We visited Upton Upon Severn Primary School recently to work with YR3 & YR4. It was such a glorious day we were able to make pinch pot dragons alfresco under a couple of magnificent trees in the forest school area. Despite the coolness of the shade, the June warmth threatened to dry the children’s creations before they’d completed them. But the youngsters knuckled down to the task in hand, working quickly and efficiently to produce awesome imaginary beasts. Well done everybody!
Archive for key stage 1&2
Here at Eastnor Pottery, process is king! It’s all about the journey and we greatly value and enjoy observing how our customers and workshop participants engage with the clay and their relationship with environment and individuals around them. That said, we oversee some pretty inspiring and sophisticated end products too!
Check out these ‘book’ tile panels inspired by children’s literature we co-created with Meadows first School in Bromsgrove. We spent x2 industrious days working with the entire school, each child producing a single tile. The tiles have been assembled onto boards and will adorn the front of the school for community and visitors alike to admire when they visit the school.
A similar project with an equally satisfying outcome was the Damson Tree tile panel made with Damson Wood First School in Solihull. This project was initiated to celebrate the schools 50th birthday and the resulting ceramic masterpiece made by the children will hang in the reception hall.
We’ve been on the festival circuit of late providing top quality, fun and engaging pottery sessions for guests and visitors at some of the most reputed events in the UK.
At the tail end of May, we spent three busy and enjoyable days at The Hay Festival of literature on the Herefordshire/Wales boarder. One of the global themes at the Festival was ‘Trees’. Graphic designer and kids zone producer Aine Venables produced stunning branding and motifs made up of stylised bows, birds and foliage. This was displayed through-out the festival site and on promotional material and signage.
In discussion with Aine, we proposed a collaborative project where by participants co-create clay trees adorned with hand modeled bugs and forest creatures.
By way of introduction, I threw a pot on the potter’s wheel, the form rapidly turning into a tree trunk before the appreciative audience. The accumulative results looked amazing, especially once we added hazel twigs to simulate the branches. Families and individuals squashed clay leaves to the branches to complete the visual effect.
By the end of our three day residency we had produced no less then x9 collaborative trees with an abundance of woodland creatures peeping out amongst the undergrowth. We love it when participants bring their own interests into the clay modeling and if one scruitenised the collaborative work, you might well encounter the odd t-rex, unicorn and tractor!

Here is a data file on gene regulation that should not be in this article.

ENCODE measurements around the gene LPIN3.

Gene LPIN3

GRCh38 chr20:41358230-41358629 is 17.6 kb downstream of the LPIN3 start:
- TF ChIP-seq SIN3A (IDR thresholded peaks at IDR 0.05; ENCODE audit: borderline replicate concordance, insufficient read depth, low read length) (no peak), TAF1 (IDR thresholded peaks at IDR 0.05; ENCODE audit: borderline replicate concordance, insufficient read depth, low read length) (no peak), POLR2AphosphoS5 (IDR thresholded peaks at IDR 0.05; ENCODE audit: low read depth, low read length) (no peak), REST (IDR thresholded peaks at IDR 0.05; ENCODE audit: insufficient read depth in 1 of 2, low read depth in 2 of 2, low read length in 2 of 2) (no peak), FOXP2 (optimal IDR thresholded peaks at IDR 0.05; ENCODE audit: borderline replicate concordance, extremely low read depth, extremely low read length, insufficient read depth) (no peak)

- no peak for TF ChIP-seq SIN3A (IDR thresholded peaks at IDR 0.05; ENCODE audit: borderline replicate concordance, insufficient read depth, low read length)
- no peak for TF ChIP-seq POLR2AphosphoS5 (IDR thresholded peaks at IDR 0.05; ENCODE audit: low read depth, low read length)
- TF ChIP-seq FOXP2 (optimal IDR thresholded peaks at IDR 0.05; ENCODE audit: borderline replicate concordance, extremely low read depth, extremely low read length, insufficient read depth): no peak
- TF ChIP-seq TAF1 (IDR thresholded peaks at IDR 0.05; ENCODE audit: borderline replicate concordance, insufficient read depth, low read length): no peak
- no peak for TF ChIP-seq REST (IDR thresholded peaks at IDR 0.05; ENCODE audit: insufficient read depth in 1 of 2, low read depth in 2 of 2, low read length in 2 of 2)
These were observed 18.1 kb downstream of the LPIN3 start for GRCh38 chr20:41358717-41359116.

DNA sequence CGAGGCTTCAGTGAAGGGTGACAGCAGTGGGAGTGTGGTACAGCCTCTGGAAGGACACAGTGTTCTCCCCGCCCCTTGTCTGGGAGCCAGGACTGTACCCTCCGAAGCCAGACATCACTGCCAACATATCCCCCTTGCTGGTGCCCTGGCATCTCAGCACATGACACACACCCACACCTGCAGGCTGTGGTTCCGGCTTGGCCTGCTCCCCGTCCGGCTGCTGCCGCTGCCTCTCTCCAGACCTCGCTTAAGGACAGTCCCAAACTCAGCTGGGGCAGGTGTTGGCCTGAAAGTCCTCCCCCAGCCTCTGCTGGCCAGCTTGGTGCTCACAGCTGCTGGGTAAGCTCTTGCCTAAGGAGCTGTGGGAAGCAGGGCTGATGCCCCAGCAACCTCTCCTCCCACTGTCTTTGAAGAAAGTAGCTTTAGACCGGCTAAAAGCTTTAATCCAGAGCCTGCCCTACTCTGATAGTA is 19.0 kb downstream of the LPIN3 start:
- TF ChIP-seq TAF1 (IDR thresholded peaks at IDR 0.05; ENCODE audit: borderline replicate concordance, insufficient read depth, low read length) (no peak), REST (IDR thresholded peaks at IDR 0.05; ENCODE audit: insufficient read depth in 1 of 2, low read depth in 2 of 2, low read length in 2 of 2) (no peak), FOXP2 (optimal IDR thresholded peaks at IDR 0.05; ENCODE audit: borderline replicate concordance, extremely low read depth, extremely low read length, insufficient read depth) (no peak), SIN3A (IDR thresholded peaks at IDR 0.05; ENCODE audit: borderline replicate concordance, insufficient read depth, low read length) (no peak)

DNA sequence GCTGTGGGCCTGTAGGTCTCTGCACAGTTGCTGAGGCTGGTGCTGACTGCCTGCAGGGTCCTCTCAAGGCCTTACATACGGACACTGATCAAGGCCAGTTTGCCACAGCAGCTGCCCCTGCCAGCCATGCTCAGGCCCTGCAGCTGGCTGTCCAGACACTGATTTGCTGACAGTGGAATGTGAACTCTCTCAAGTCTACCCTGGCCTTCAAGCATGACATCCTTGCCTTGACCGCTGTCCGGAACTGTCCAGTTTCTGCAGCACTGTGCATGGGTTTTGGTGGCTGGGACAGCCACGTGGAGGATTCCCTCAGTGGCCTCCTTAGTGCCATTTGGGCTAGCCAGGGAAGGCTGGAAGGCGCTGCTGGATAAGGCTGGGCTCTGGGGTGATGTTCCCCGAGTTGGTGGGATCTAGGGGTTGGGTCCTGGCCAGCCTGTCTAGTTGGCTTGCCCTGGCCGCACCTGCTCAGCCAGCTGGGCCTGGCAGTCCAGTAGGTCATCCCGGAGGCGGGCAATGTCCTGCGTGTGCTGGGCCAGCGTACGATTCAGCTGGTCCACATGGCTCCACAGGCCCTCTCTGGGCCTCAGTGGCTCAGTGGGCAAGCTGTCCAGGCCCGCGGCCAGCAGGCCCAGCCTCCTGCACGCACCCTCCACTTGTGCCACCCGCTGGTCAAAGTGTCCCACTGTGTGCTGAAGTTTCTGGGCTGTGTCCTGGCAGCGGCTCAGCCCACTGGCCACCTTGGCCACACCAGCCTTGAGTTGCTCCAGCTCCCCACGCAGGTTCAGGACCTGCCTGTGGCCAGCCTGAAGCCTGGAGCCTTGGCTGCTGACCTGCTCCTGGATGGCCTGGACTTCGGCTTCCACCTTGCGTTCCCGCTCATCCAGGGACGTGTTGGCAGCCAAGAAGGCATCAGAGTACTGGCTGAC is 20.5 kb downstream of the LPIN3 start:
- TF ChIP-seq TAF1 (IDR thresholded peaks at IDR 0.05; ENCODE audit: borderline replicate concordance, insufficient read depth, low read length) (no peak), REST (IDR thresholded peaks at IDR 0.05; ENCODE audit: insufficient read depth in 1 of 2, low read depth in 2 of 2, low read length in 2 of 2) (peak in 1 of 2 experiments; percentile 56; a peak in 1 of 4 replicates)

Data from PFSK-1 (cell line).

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A few days later we found ourselves at the Cheltenham Science Festival working with quite literally thousands of children and families all eager to try their hand at clay work. We had been invited to facilitate clay sessions in the MakerShack, a large, interactive space with separate stations and a host of different science related activities for visitors to engage with.
We were situated next to the digital printing stand – pointing up the similarities between ancient clay construction techniques and those of the ultra modern. We encouraged visitors to our stand to make mini coil pots by curling thin rolled snakes of clay around a small paper cone. The digital printers created 3D form by layering synthetic material. Very similar making techniques – just different tools!
The residency at the Science Festival lasted six days and we helped approx 1000 visitors a day create coiled cones and watch them transform into penguins, flowers and elephants to name but a few project interpretations.
Well, to the Pottery anyway!
Yr1 visited us in March and spent the day making a collaborative flowerpot and individual works inspired by the illustrative genius Julia Donaldson
Julia’s characters are a gift to reproduce in clay and the youngsters from Winterfold House School were soon creating characters from The Gruffalo, Room On The Broom and The Smartest Giant in Town.
We are currently in the midst of a HUGE tile panel project with Meadows First School in Bromsgrove. We are working with the whole school to produce no less than six separate panels, each one made by a different year group, each one depicting a different children’s book character:
Nursery= Elmer the patchwork elephant
Reception = The Gruffalo
Year 1 = The Tiger from The tiger who came to Tea
Year 2 = Winnie the Witch
Year 3 = The BFG
Year 4 = George from George’s Marvellous Medicine – another Roald Dahl Book
We’ve done two days of workshops in school, brilliantly assisted by x4 YR8 students from neighboring Parkside Middle School (they really were very helpful indeed!)
All the tiles have been created and are currently drying out ready for their bisque and glaze firing. Once they have emerged from the kiln we’ll mount them onto boards and get them photographed and up on the blog.